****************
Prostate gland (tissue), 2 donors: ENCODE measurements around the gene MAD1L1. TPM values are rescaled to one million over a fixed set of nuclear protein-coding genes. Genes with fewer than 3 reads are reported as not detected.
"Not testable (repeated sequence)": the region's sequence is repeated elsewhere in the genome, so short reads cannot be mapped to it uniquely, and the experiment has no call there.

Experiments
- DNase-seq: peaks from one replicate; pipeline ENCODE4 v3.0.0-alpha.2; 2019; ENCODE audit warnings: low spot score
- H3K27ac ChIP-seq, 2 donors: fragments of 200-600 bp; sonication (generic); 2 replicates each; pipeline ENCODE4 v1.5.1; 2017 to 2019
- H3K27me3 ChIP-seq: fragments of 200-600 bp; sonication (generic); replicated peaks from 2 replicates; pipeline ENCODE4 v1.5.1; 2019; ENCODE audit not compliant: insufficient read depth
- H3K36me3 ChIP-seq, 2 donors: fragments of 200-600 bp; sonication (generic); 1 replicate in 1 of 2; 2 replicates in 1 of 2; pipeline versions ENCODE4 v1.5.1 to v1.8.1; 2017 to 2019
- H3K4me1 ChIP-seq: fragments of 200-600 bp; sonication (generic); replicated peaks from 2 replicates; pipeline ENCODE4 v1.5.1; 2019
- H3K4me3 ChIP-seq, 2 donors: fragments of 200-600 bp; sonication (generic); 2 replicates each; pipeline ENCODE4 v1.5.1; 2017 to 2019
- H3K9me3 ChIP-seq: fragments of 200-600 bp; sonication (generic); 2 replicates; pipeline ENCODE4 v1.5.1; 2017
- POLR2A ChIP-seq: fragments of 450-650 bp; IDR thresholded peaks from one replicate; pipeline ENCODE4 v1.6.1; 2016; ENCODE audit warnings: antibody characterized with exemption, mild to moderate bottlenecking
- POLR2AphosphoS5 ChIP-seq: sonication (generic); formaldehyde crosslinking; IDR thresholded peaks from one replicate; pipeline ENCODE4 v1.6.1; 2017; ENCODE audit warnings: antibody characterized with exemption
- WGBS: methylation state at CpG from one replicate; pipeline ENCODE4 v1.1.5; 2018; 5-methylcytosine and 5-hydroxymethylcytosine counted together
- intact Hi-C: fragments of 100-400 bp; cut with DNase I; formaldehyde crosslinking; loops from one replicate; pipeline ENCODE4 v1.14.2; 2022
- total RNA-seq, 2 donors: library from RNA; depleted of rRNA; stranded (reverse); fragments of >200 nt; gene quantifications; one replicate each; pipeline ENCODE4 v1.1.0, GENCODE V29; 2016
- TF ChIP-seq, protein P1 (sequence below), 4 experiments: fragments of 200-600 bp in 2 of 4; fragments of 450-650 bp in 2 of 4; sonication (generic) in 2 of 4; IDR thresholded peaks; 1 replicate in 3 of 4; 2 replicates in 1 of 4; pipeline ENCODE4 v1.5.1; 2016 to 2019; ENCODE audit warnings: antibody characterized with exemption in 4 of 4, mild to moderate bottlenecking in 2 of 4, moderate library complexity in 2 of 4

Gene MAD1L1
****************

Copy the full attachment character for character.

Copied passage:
Prostate gland (tissue), 2 donors: ENCODE measurements around the gene MAD1L1. TPM values are rescaled to one million over a fixed set of nuclear protein-coding genes. Genes with fewer than 3 reads are reported as not detected.
"Not testable (repeated sequence)": the region's sequence is repeated elsewhere in the genome, so short reads cannot be mapped to it uniquely, and the experiment has no call there.

Experiments
- DNase-seq: peaks from one replicate; pipeline ENCODE4 v3.0.0-alpha.2; 2019; ENCODE audit warnings: low spot score
- H3K27ac ChIP-seq, 2 donors: fragments of 200-600 bp; sonication (generic); 2 replicates each; pipeline ENCODE4 v1.5.1; 2017 to 2019
- H3K27me3 ChIP-seq: fragments of 200-600 bp; sonication (generic); replicated peaks from 2 replicates; pipeline ENCODE4 v1.5.1; 2019; ENCODE audit not compliant: insufficient read depth
- H3K36me3 ChIP-seq, 2 donors: fragments of 200-600 bp; sonication (generic); 1 replicate in 1 of 2; 2 replicates in 1 of 2; pipeline versions ENCODE4 v1.5.1 to v1.8.1; 2017 to 2019
- H3K4me1 ChIP-seq: fragments of 200-600 bp; sonication (generic); replicated peaks from 2 replicates; pipeline ENCODE4 v1.5.1; 2019
- H3K4me3 ChIP-seq, 2 donors: fragments of 200-600 bp; sonication (generic); 2 replicates each; pipeline ENCODE4 v1.5.1; 2017 to 2019
- H3K9me3 ChIP-seq: fragments of 200-600 bp; sonication (generic); 2 replicates; pipeline ENCODE4 v1.5.1; 2017
- POLR2A ChIP-seq: fragments of 450-650 bp; IDR thresholded peaks from one replicate; pipeline ENCODE4 v1.6.1; 2016; ENCODE audit warnings: antibody characterized with exemption, mild to moderate bottlenecking
- POLR2AphosphoS5 ChIP-seq: sonication (generic); formaldehyde crosslinking; IDR thresholded peaks from one replicate; pipeline ENCODE4 v1.6.1; 2017; ENCODE audit warnings: antibody characterized with exemption
- WGBS: methylation state at CpG from one replicate; pipeline ENCODE4 v1.1.5; 2018; 5-methylcytosine and 5-hydroxymethylcytosine counted together
- intact Hi-C: fragments of 100-400 bp; cut with DNase I; formaldehyde crosslinking; loops from one replicate; pipeline ENCODE4 v1.14.2; 2022
- total RNA-seq, 2 donors: library from RNA; depleted of rRNA; stranded (reverse); fragments of >200 nt; gene quantifications; one replicate each; pipeline ENCODE4 v1.1.0, GENCODE V29; 2016
- TF ChIP-seq, protein P1 (sequence below), 4 experiments: fragments of 200-600 bp in 2 of 4; fragments of 450-650 bp in 2 of 4; sonication (generic) in 2 of 4; IDR thresholded peaks; 1 replicate in 3 of 4; 2 replicates in 1 of 4; pipeline ENCODE4 v1.5.1; 2016 to 2019; ENCODE audit warnings: antibody characterized with exemption in 4 of 4, mild to moderate bottlenecking in 2 of 4, moderate library complexity in 2 of 4

Gene MAD1L1